"Attractive"? As the ladies pick clothes, they'll consider what's pretty, what's flattering, what's attractive. Who could blame them? But, "attractive" to whom? In what way? To what end? With what focus?

When I go fishing, I want my lure to attract trout so they will bite and get hooked, and I can kill them and eat them.

A business wants to attract buyers so they will spend money and acquire their product or service and make them rich.

By that blouse, those pants, that skirt — what are you trying to attract? Attract to what, so that they will focus on what and feel what, and want to do what?

Consider the questions again. "Is it pretty?" Fine question, no evil in it. "Is it comfortable, is it complimentary, is it fun?" No problem. I'd just suggest you add one more question: "Is it helpful, or is it hurtful, to my brothers in Christ? Will this unintentionally contribute to their having a focus that is harmful to their holy walk?"

Now, lookie here:
In that day the Lord will take away the finery of the anklets, the headbands, and the crescents; the pendants, the bracelets, and the scarves;  the headdresses, the armlets, the sashes, the perfume boxes, and the amulets; the signet rings and nose rings; the festal robes, the mantles, the cloaks, and the handbags; the mirrors, the linen garments, the turbans, and the veils (Isaiah 3:18-23)

...likewise also that women should adorn themselves in respectable apparel, with modesty and self-control, not with braided hair and gold or pearls or costly attire, but with what is proper for women who profess godliness--with good works (1 Timothy 2:9-10)

Do not let your adorning be external--the braiding of hair, the wearing of gold, or the putting on of clothing-- but let your adorning be the hidden person of the heart with the imperishable beauty of a gentle and quiet spirit, which in God's sight is very precious (1 Peter 3:3-4)
What it isn't. Immediately we'll swing in, as we always do, and say, "Now, the writer's not saying that women can't dress nicely, or wear jewelry, or blah blah blah." And we'll all disown our Fundie forebears who focused on nylons and lipstick, and came up with precise hemline measurements. We'll want to make sure that we're not advocating a new line of Bible Burqaware™ for evangelical women. All that will be true and valid enough.But... what is it? But I'm concerned that, in our anxiety to be sure to prevent the wrong interpretation, we effectively cut off all interpretation. We have swung from making the passages say silly things, to not letting them say anything. These passages have to mean something! They must have some application! What is it?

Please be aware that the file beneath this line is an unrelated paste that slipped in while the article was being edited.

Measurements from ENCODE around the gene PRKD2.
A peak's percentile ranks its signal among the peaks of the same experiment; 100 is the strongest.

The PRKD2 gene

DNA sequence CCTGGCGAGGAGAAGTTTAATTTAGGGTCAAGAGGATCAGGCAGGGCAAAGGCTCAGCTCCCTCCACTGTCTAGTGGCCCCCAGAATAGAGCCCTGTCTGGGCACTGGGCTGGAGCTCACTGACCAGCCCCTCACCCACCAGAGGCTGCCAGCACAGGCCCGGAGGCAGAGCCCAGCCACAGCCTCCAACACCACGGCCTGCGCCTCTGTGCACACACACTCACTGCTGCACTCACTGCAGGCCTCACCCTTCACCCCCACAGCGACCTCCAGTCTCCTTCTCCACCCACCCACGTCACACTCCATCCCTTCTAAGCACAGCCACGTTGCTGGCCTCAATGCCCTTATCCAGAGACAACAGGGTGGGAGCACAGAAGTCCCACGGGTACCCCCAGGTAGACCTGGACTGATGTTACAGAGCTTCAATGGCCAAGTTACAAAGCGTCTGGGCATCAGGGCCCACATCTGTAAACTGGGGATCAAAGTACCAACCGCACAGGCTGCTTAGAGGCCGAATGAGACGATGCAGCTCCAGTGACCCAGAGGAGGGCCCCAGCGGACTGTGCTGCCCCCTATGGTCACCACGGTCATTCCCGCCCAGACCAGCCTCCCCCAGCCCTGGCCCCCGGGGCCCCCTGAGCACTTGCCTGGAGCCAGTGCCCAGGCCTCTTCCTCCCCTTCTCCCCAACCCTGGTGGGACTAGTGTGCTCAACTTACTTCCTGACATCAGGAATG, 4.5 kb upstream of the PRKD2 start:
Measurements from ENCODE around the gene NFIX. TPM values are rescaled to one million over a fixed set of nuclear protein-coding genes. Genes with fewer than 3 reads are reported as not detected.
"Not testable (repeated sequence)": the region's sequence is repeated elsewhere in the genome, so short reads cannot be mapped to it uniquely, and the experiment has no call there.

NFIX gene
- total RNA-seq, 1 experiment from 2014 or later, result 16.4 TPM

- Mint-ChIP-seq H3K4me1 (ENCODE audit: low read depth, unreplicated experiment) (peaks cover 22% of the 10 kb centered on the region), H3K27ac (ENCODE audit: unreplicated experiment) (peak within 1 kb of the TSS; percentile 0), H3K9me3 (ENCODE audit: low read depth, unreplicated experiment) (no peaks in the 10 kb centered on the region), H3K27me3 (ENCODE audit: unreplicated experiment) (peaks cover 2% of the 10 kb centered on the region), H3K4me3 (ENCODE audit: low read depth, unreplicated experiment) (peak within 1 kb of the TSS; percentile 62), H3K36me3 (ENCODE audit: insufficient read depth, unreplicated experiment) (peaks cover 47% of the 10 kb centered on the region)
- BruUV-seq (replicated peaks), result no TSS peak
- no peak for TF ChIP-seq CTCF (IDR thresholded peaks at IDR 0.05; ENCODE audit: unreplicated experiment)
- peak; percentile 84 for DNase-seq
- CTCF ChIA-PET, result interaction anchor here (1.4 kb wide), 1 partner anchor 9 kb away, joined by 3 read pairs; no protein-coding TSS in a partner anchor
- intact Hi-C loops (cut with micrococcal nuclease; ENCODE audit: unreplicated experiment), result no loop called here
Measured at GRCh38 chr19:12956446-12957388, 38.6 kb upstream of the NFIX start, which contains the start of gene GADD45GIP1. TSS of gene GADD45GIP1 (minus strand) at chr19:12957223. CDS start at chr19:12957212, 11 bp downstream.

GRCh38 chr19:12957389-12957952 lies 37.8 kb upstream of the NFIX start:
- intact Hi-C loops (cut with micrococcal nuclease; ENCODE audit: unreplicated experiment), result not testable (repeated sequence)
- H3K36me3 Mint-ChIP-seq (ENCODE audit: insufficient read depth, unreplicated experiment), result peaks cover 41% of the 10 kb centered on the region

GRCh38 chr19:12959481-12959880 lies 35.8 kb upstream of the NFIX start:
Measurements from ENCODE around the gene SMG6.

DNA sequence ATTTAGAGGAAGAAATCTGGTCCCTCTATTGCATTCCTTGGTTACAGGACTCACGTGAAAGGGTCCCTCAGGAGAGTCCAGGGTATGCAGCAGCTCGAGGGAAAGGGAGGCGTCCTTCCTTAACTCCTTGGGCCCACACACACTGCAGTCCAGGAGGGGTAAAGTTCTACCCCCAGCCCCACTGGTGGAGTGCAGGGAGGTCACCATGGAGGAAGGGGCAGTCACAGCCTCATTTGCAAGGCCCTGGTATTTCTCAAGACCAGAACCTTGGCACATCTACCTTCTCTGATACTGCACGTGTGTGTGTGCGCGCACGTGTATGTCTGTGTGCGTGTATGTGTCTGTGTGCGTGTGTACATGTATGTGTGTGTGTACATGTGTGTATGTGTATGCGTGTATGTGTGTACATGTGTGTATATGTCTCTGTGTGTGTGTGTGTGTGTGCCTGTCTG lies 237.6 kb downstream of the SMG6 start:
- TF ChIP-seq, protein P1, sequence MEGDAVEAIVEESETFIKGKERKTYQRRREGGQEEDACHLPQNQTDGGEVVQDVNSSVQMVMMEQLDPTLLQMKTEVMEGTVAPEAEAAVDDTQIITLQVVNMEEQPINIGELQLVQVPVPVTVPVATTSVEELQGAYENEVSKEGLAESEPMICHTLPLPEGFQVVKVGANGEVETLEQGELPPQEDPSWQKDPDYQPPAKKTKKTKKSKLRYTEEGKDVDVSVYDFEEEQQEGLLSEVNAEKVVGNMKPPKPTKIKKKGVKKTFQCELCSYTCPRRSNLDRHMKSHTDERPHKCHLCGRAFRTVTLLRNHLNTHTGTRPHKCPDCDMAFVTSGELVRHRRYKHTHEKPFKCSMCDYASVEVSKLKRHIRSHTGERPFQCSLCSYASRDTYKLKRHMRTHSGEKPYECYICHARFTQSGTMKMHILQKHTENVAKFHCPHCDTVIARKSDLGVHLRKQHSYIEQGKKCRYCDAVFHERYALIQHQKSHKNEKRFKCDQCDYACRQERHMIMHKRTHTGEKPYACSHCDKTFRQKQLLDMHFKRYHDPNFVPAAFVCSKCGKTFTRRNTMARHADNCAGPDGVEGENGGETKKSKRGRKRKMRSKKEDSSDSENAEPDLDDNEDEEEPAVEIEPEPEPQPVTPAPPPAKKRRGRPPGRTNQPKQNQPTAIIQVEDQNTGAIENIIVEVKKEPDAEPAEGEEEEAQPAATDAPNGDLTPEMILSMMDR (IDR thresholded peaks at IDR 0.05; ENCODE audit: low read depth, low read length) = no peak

Surely the passages warn against vanity, externality, sensuality; and promote a focus on a godly character as true beauty. Who you are; not just what you look like. Remember: "As a ring of gold in a swine's snout, So is a beautiful woman who lacks discretion" (Proverbs 11:22 NAS).

Oh boy, I'm going to make it worse now. Deep breath before the plunge, and....

Say what? What are your clothes saying about you, sister? What are they supposed to say to your brothers? "Hey, look at this?" Well, they actually are trying to look at the Lord; it's not good for them, not helpful for them, to be looking at that. No, it's not your fault that they have a problem. We established that. And it's really great that God has made you beautiful. May your husband (present or future) celebrate your beauty.

But, please hear me: you can help the brothers who aren't your husband, or you can not-help them. Which are you doing? If you're not married, and a man looks at you, is he thinking, "What a great character"? Or are you giving him reason to think something else about you is "great"?

I know many of the responses. I've heard them. "You don't know what it's like to buy women's clothes, you ignorant man!" Mostly true. My first just-for-fun purchase of (what I thought was) a pretty blue dress for my dear wife was... well, it was appalling. What a good sport my wife was. I took it back to the store immediately, and made a much better choice.

"I caaaan't." But this: "I can't find anything modest! It's all too revealing! It's impossible to get something that looks nice, yet isn't too tight, or too short, or too-something / not-something-enough!"

Sorry, but baloney.

I put modest women's clothing Christian in Google, and 31,900,000 results come up. (Up from  63,500 in 2010.) Yes, some are funny and quaint at best. But are they all Amishwear? "Can't find?" Really?

More fundamentally: I do not accept that anyone has to wear clothes that are too tight or too clingy or too sheer or too short — unless you are the largest and tallest woman living in the hottest part of the planet. Because I see larger, taller women than you walking around in hot weather, and they're all wearing clothes, every last one of them. They got those clothes somewhere, I reason. You could too.

"But — but they won't look good on me! The shoulders will be wrong!"

Need-to-not-know. I'm not sure that's necessarily true, but let's accept it and pose a counter-question. You tell me. Which is worse: your shoulders hanging a half-inch too low? Or a blouse/skirt that simply (shifting into turbo-delicate) provides need-to-know information to those with a need-to-not-know?